The Danish Girl
The Danish Girl lacks an immediacy and vibrancy, as well as a genuine sense of emotional connection.
The further north you go in summer, the longer the twilight lingers, until night is but a finger drawn between the dusk and the dawn. Such nights in northern climes are times of revelry, when lads and maids frolic in the underbrush to the pipes of Pan. Woody Allen's "A Midsummer Night's Sex Comedy" sneaks up rather suspiciously on this tradition; his men and women are rationalists, belong to such professions as finance, medicine, and psychiatry, and are nonchalant in the face of such modern inventions as flying bicycles. And yet here they all are, out in the country for the weekend. They gather at a little cottage somewhere in upstate New York, arriving by carriage or primitive auto, and in no time at all they are deeply unhappy about each other's sex lives. The host and hostess are Woody Allen and Mary Steenburgen. He is a stockbroker and she is his shy and sweet wife. The guests include José Ferrer, as an egotistical scientist, Mia Farrow, as his fiancée, Tony Roberts as a doctor, and Julie Hagerty as his abundantly sexed nurse.
During the course of their long weekend, many themes emerge, but the most common one is the enigma of male jealousy. Look at these three men, each one paired with the wonderful woman of his dreams. Allen, a part-time crackpot inventor, has a wife who loyally supports his experiments. Ferrer, an aging genius with a monstrous ego, has a beautiful young woman to hang on his arm. Roberts, an insatiable satyr, has a nubile nurse panting with desire. Are all three men happy and satiated? Not a chance. It is the most inevitable thing in the world that each man should be consumed with lust for one or more of the other women. It is not enough to have a bird in the hand; one must also have another bird in the bush. Or, as Gore Vidal and David Merrick have both observed, "It is not enough for me to succeed. Others must fail."
From this simple and intriguing little situation, Woody Allen spins a rondelet of sexual intrigue and frustration. The basic developments: Allen pines away with the thought that he could once have made love to Farrow, but declined the chance. Ferrer conspires to meet Hagerty in the woods. Roberts attempts to seduce Farrow. And, through it all, Steenburgen steadfastly hopes for the best from everybody. To pass the time in between assignations and intrigues, the couples picnic, go for walks in the woods and express curiosity in Allen's latest inventions, which, in addition to the flying bicycle, include a metal sphere that can provide a magic lantern show that remembers the past and foresees the future.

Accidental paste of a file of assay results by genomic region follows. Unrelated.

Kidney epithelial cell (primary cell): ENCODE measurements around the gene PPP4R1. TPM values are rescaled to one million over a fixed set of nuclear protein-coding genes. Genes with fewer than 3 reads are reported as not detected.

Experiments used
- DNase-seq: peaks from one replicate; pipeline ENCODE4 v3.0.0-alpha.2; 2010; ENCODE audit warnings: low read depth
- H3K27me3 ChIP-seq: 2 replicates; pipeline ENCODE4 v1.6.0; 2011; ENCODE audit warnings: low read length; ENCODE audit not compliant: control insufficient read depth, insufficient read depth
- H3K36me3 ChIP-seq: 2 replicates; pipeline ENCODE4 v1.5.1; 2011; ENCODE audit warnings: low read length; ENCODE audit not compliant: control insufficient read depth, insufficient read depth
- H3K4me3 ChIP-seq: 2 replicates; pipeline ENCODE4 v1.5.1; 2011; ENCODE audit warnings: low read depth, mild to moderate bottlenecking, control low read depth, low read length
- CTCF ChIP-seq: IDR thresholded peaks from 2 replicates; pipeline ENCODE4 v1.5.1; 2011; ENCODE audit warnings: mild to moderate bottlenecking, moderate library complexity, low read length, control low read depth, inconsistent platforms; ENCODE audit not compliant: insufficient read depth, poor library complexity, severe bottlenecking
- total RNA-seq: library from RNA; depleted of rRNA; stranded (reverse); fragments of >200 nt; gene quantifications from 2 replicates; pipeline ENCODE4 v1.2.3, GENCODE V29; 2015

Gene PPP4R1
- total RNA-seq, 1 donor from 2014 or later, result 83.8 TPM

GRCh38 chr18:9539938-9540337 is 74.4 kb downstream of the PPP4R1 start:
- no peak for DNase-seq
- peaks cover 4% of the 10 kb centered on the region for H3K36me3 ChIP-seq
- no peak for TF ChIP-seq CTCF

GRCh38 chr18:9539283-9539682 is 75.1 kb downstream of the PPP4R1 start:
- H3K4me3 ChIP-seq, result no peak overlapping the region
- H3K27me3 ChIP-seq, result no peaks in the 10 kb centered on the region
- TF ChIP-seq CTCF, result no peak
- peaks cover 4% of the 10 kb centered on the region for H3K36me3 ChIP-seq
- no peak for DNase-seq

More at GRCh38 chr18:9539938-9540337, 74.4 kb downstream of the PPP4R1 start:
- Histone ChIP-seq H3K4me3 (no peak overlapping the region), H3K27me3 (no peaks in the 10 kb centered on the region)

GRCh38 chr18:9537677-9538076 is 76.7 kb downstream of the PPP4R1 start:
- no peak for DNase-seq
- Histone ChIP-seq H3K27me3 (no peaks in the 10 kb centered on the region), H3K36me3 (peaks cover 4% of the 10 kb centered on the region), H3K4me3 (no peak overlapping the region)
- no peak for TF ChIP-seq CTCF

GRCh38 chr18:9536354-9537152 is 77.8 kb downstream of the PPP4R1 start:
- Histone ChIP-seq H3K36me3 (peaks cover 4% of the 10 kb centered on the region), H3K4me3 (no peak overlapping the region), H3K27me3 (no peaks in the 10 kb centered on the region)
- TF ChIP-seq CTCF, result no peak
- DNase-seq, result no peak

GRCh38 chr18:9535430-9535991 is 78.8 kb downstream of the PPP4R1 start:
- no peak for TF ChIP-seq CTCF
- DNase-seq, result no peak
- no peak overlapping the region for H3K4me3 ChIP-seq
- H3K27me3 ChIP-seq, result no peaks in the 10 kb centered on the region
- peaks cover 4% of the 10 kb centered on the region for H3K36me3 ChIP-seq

This all sounds very charming and whimsical, and it is almost paralyzingly so. "A Midsummer Night's Sex Comedy" is so low-key, so sweet and offhand and slight, there are times when it hardly even seems happy to be a movie. I am not quite sure what Allen had in mind when he conceived this material, but in addition to the echoes of Shakespeare and of Bergman's "Smiles of a Summer Night," there are suggestions of John Cheever's Wapshots, Doctorow's "Ragtime," and Jean Renoir films in which nice people do nice things to little avail.
This is not a "Woody Allen film," then. It is not a brash comedy, it does not really contain the Woody Allen persona, and I guess Woody wanted it that way; he says he wants to try new things instead of giving people the same old stuff all the time. It is our misfortune that he arrived at that decision just after making "Annie Hall" and "Manhattan,” two wonderful films that brought his same old stuff to an exciting new plateau.
Now, with "Stardust Memories" and this film, he seems rudderless. I don't object to "A Midsummer Night's Sex Comedy" on grounds that it's different from his earlier films, but on the more fundamental ground that it's adrift. There doesn't seem to be a driving idea behind it, a confident tone to give us the sure notion that Allen knows what he wants to do here. It's a tip-off that the story is lacking in both sex and comedy. If the film seems at a loss to know where to turn next, the ending is particularly unsatisfactory. It involves a moment of fantasy or spirituality in which one of the movie's most rational characters dies and turns into a spirit of light, and bobs away on the twilight breeze. I don't object to the development itself, but to the way Allen handles it, so briefly and incompletely that it ends the film with what can only be described as a whimsical anticlimax.
There are nice small moments here and reflective, quiet performances, and a few laughs and smiles. But when we see Woody pedaling furiously to spin the helicopter blades of his flying bicycle, we're reminded of what we're missing. Woody doesn't have to be funny in every shot and he doesn't have to become another Mel Brooks, but he should allow himself to be funny when he feels like it, without apology, instead of receding into cuteness. I had the feeling during the film that Woody Allen was soft-pedaling his talent, was sitting on his comic gift, was trying to be somebody that he is not -- and that, even if he were, would not be half as wonderful a piece of work as the real Woody Allen.
Matt Zoller Seitz reviews and reflects upon Jesse Eisenberg's New Yorker piece about film critics.
The film that Fox packaged with "Star Wars" to get theaters to play a little space opera no one had heard of was "The...
An article about Spike Lee's Honorary Oscar at the 2015 AMPAS Governors Awards.